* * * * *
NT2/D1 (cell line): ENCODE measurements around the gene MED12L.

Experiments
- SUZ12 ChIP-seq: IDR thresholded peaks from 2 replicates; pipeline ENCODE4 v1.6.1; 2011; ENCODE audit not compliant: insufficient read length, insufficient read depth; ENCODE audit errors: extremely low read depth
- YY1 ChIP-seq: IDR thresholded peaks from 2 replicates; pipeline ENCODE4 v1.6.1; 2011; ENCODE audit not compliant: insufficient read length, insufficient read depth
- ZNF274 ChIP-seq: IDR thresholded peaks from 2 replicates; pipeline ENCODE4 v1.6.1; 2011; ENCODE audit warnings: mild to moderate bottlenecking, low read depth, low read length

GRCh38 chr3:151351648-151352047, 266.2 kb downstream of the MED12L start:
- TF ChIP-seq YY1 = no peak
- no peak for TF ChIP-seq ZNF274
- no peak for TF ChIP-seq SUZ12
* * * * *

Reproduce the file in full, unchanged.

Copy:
NT2/D1 (cell line): ENCODE measurements around the gene MED12L.

Experiments
- SUZ12 ChIP-seq: IDR thresholded peaks from 2 replicates; pipeline ENCODE4 v1.6.1; 2011; ENCODE audit not compliant: insufficient read length, insufficient read depth; ENCODE audit errors: extremely low read depth
- YY1 ChIP-seq: IDR thresholded peaks from 2 replicates; pipeline ENCODE4 v1.6.1; 2011; ENCODE audit not compliant: insufficient read length, insufficient read depth
- ZNF274 ChIP-seq: IDR thresholded peaks from 2 replicates; pipeline ENCODE4 v1.6.1; 2011; ENCODE audit warnings: mild to moderate bottlenecking, low read depth, low read length

GRCh38 chr3:151351648-151352047, 266.2 kb downstream of the MED12L start:
- TF ChIP-seq YY1 = no peak
- no peak for TF ChIP-seq ZNF274
- no peak for TF ChIP-seq SUZ12